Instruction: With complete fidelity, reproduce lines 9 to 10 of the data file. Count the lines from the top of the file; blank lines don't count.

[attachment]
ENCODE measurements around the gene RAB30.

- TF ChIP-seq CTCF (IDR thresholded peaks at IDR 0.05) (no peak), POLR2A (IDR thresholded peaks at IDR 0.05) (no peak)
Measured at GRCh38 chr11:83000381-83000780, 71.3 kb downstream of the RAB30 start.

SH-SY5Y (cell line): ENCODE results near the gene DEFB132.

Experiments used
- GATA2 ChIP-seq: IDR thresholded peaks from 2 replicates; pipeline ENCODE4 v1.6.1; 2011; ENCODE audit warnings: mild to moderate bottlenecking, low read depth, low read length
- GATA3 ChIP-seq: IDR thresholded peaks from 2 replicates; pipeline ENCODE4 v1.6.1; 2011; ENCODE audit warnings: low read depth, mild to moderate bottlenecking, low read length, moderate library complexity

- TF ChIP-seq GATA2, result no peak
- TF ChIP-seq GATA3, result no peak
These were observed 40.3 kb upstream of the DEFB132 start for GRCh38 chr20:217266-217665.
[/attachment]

- TF ChIP-seq GATA3, result no peak
These were observed 40.3 kb upstream of the DEFB132 start for GRCh38 chr20:217266-217665.